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User unable to kill self process

Regular Advisor

User unable to kill self process

I know the /proc store the user login process , but I found that some user can't kill their SELF process in /proc , the file permission is dr-xr-xr-x , I am strange that some user can but some user can't , can advise what is wrong in my system ? can advise how can I make sure they can kill all their SELF process ? thx.
James R. Ferguson
Acclaimed Contributor

Re: User unable to kill self process


You need to define the signal sent. Some signals can be trapped (caught) and ignored. For example, if you want a shell script to be immune to the user typing CTRL_C (which is a 'kill -INT') you would write:

trap 'echo I refuse to do that!' INT
while true
echo "Enter anything..."
read LINE
echo "You entered '${LINE}'"

Now, if you run this script you cannot stop it by either typing CTRL_C on the keyboard or by sending:

# kill -INT

A simple 'kill ' command is the same as saying:

# kill -TERM

This is another signal that can be trapped and ignored.

Some signals cannot be caught or ignored. A 'kill -9' (kill -KILL ) is one of them. Using this brutal kill should be a choice of last restort, however. If used, the program receiving this signal cannot 'trap' it and perform any cleanup of temporary files or shared memory before it exits. This can be deleterous to your server in the long run.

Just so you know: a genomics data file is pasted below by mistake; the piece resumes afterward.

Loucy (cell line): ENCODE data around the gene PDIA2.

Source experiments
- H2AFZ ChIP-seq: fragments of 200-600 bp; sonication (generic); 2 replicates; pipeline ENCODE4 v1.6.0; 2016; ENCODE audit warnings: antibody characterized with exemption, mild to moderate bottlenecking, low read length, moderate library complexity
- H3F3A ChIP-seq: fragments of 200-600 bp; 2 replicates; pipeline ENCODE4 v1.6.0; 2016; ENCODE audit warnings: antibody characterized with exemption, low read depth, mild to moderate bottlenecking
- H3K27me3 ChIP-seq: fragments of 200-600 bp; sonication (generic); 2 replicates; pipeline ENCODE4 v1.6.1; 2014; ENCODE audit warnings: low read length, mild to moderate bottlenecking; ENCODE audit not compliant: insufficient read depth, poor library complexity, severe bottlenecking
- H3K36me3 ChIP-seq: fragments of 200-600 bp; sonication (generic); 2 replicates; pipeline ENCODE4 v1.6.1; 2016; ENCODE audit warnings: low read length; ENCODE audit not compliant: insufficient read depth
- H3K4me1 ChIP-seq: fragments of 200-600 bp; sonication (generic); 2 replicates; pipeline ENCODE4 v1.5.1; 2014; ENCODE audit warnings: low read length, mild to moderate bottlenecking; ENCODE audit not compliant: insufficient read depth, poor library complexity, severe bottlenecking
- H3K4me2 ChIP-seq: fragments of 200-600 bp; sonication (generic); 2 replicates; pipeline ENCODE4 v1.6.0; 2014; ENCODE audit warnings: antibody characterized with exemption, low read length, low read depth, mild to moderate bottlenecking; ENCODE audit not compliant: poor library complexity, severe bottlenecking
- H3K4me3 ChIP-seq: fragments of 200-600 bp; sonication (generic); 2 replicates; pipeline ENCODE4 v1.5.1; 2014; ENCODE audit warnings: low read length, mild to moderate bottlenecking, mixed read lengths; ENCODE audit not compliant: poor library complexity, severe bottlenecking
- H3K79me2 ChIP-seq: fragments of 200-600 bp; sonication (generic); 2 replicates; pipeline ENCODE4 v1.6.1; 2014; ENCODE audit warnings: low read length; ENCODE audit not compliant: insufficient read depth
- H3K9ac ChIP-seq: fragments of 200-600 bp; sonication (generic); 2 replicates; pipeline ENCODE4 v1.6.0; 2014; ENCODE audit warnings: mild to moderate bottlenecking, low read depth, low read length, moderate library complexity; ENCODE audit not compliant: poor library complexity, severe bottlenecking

Honored Contributor

Re: User unable to kill self process

Your user might have misunderstood what /proc/self is.

Each process sees /proc/self as pointing to itself. If process 12345 examines /proc/self, it sees it pointing to /proc/12345; if process 4321 simultaneously examines /proc/self, for that process it points to /proc/4321. In /proc this is possible, because /proc is a virtual filesystem: all data in it is generated _at the time it's requested_.

When your user is viewing the directory listing of /proc, he/she usually sees the /proc/self as pointing to the process that lists the contents of the directory. If this process was started from the command line (i.e. the "ls" command), that process ends after producing the listing, so the information gained by examining /proc/self is already obsolete!

If your user tries to do something like:

kill $(cat /proc/self/stat | cut -d " " -f 1)

the expected result is something like:

bash: kill: (24482) - No such process

because the process number (here 24482) refers to the process that executed the "cat /proc/self/stat" command, which has already died when the kill command starts executing.

If your user is writing a script and wants the script to stop itself, the simplest way would be to use the command "exit". If the script needs to send some signal to itself for some reason, the variable $$ contains the process ID of the shell that's running the script. It's available in all POSIX-compliant shells, including bash.

The file permissions of /proc/self will not determine whether the user can kill a process or not. If a process is running with the same userid as the user, the user owns the process and can kill it.